It’s safe to say that most designers know that Comic Sans is a no-no except in extremely relevant circumstances (and according to this article, it works well for dyslexic children). This article explains why, and includes some relevant notes for my major project. It would be impossible to do a project like this without mentioning Comic Sans, but I don’t want to focus on it – it’s been done to death.
If you wrote these questions in Comic Sans you’d have something that was warm, inoffensive and rather unsuitable, a typeface that’s gone wrong.
Comic Sans is unique: used the world over, it’s a typeface that doesn’t really want to be type. It looks homely and handwritten, something perfect for things we deem to be fun and liberating. Great for the awnings of toyshops, less good on news websites or on gravestones and the sides of ambulances.
Stating a few facts about the underlying feeling/meaning of Comic Sans. Warm, inoffensive and rather unsuitable. I would agree, and suggest it comes from the way the typeface looks like a child wrote it. Yes, Connare had legitimate reasons for creating and using the typeface, but when it comes to communication between adults and other adults, Comic Sans just doesn’t have enough authority in it’s tone of voice. It’s young, innocent and naive.
Holly and David Combs, the husband and wife cottage industry behind bancomicsans.com, argue that the misuse of the font is “analogous to showing up for a black tie event in a clown costume”. Some of what the Combses have to say is tongue-in-cheek, but it is hard to disagree with their claims that type – used well or badly – has the ability to express meaning far beyond the basic words it clothes.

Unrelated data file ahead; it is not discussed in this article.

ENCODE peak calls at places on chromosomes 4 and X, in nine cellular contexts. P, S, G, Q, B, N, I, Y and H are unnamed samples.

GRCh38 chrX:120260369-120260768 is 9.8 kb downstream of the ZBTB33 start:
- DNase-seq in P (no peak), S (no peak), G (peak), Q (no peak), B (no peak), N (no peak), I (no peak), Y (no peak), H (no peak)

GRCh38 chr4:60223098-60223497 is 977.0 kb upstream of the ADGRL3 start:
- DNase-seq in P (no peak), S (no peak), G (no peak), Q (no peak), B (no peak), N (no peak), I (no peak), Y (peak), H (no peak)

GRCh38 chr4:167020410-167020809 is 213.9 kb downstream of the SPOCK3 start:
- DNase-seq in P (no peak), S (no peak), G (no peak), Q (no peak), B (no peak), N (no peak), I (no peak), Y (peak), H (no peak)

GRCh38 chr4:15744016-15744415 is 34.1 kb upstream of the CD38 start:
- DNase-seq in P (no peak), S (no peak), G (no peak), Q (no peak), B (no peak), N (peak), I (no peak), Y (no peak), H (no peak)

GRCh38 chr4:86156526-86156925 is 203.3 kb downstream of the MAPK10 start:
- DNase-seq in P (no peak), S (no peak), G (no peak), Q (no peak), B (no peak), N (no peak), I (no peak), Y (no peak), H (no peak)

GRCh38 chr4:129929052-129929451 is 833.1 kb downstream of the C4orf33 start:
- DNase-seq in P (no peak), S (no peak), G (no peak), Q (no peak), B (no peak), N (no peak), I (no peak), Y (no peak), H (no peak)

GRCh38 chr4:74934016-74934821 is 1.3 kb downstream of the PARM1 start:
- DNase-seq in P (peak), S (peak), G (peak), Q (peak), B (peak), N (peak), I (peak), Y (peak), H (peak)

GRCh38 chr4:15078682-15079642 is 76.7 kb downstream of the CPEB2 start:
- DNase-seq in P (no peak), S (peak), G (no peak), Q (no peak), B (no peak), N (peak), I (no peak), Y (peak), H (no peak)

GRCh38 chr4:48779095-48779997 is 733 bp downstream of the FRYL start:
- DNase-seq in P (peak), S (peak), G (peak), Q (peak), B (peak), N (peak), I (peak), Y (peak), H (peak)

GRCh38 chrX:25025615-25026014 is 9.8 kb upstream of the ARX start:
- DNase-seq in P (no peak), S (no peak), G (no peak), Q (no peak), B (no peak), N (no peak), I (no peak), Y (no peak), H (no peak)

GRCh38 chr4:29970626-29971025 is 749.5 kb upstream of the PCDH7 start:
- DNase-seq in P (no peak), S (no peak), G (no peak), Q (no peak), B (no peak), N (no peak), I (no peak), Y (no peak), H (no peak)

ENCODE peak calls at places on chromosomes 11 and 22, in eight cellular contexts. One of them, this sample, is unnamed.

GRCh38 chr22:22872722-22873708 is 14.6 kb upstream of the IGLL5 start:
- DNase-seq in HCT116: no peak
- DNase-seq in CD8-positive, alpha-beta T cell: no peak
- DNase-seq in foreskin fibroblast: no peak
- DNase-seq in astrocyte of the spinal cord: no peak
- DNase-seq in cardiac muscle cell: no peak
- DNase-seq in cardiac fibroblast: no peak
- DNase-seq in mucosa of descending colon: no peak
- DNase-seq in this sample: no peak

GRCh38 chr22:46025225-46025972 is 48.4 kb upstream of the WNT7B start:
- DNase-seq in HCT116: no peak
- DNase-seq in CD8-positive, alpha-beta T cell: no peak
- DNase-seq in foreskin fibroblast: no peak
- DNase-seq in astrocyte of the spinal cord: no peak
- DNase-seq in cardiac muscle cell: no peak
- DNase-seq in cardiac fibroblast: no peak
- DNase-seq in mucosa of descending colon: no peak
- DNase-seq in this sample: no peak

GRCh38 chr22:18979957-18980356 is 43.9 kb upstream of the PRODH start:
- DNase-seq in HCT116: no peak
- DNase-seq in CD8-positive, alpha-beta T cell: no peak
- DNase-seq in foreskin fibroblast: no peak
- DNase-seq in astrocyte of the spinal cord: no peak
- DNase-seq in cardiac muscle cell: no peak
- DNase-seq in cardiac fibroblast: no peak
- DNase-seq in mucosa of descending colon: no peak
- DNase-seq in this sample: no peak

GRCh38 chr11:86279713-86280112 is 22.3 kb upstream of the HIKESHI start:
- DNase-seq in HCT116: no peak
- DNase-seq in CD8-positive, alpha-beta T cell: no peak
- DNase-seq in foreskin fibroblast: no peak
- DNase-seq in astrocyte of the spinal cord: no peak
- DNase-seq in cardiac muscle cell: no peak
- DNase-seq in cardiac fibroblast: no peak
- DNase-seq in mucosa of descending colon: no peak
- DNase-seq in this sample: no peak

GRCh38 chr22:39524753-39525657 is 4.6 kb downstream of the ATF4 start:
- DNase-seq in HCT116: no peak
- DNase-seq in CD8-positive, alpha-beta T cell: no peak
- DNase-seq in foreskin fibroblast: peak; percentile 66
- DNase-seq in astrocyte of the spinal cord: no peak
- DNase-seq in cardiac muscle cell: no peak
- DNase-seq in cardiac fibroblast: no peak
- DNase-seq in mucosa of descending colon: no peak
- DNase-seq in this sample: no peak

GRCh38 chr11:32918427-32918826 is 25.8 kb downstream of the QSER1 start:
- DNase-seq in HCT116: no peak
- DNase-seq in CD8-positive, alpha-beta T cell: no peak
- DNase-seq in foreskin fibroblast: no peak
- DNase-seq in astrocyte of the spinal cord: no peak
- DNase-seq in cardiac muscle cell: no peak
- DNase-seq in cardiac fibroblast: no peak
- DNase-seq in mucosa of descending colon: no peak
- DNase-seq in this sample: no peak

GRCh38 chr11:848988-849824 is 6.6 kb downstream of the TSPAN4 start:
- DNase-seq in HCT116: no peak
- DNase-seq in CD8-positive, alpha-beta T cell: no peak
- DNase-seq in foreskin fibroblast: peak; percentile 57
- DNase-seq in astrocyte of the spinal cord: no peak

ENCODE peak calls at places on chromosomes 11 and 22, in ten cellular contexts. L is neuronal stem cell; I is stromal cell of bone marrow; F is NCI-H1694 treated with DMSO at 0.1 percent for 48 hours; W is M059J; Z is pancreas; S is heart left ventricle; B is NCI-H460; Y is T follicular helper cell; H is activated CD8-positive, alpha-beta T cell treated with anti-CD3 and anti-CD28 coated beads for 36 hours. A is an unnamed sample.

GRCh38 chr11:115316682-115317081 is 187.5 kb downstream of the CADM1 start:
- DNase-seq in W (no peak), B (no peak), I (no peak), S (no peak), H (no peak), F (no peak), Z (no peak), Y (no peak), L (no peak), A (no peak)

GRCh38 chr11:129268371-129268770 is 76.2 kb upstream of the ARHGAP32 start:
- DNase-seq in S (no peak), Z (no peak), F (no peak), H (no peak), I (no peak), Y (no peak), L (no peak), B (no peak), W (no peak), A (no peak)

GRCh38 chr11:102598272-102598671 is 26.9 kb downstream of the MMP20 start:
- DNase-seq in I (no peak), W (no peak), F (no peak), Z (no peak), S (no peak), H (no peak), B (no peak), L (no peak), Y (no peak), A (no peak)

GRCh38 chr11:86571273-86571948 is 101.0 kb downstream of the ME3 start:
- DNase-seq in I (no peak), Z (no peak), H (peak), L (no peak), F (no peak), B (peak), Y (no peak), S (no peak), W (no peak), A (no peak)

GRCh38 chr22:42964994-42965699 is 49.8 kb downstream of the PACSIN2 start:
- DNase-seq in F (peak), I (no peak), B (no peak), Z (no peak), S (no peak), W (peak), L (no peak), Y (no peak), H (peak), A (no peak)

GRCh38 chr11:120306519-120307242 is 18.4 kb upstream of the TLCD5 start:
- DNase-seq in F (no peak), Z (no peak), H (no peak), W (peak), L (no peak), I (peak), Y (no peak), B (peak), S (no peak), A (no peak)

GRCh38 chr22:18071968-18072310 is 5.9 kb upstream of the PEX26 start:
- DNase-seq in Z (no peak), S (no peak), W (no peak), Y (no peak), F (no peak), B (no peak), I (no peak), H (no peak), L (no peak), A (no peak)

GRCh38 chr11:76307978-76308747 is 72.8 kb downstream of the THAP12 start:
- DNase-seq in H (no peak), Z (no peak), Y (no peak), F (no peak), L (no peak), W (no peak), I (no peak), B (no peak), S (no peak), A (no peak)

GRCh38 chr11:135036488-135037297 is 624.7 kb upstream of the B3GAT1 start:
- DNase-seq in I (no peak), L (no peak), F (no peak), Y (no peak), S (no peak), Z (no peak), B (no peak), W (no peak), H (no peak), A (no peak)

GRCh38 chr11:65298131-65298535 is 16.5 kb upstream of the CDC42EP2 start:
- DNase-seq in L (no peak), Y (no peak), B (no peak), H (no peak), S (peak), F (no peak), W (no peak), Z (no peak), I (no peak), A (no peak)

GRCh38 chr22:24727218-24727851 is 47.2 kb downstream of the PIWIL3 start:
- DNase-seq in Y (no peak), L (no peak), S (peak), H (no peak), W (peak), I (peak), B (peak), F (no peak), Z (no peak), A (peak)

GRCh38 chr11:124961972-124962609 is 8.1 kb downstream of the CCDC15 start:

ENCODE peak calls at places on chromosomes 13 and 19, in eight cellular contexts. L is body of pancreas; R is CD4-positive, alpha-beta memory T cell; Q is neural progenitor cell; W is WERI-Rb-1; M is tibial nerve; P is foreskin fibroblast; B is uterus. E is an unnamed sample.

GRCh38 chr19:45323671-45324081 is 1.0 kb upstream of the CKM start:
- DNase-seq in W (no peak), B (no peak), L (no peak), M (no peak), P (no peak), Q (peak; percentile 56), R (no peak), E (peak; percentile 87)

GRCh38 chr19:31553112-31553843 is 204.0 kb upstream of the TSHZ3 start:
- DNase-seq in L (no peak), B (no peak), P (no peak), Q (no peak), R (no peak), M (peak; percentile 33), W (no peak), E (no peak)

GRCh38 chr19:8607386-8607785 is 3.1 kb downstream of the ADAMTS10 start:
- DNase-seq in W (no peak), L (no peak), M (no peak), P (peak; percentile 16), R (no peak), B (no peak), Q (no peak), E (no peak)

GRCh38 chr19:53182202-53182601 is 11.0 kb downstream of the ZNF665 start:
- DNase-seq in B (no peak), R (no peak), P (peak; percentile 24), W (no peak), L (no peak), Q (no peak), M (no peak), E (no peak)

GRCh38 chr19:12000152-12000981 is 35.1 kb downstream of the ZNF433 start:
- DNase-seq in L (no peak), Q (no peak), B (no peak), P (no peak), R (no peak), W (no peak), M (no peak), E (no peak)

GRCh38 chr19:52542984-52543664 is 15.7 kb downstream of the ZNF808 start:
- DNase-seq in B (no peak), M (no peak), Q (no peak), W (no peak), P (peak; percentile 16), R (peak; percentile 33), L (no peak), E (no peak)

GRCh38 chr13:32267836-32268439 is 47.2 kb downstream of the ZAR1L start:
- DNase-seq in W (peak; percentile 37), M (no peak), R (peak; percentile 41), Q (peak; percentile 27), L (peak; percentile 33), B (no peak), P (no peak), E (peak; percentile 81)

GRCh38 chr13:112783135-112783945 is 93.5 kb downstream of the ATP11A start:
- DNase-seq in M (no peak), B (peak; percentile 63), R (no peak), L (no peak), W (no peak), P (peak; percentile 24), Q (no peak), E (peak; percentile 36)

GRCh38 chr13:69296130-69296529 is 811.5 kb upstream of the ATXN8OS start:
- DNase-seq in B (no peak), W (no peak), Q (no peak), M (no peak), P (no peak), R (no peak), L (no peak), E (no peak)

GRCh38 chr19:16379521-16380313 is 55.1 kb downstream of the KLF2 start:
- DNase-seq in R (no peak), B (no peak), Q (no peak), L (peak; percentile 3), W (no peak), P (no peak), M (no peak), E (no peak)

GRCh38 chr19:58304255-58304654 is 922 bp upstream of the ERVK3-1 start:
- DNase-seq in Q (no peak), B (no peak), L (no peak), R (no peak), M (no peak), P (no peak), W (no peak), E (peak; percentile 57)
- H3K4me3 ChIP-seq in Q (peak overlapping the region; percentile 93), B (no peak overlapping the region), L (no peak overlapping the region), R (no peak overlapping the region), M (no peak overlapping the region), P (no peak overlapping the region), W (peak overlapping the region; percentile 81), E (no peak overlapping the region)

Comic Sans is probably the best example of a typeface carrying a meaning. It’s the one that can do the most damage if used incorrectly, because it is so well known.
One thing the Comic Sans debate has demonstrated beyond doubt is that one’s choice of font is now a serious affair. Twenty years ago fonts were not something most of us gave much of a second thought. Unless we were in the print or design industries, fonts were something we accepted rather than chose.
Twenty years ago we didn’t have the internet. Personal computers were rare. We didn’t have smartphones. We were communicating in a completely different way. Now lots of people have computers, lots of people do word processing and sending emails. Lots of people have a reason to think about their font choices. Reading the comments on the other BBC article I made notes on, it was obvious that some people do think it’s important. This non-designer interest is a new thing, and is perhaps indicative of people wanting to communicate more clearly through a static, soundless medium.
Garfield, S. (2010). What’s so wrong with Comic Sans? Retrieved October 21, 2010, from http://www.bbc.co.uk/news/magazine-11582548
PS The image I used for this post was a photograph I took in 2006 in the Kings Road, London.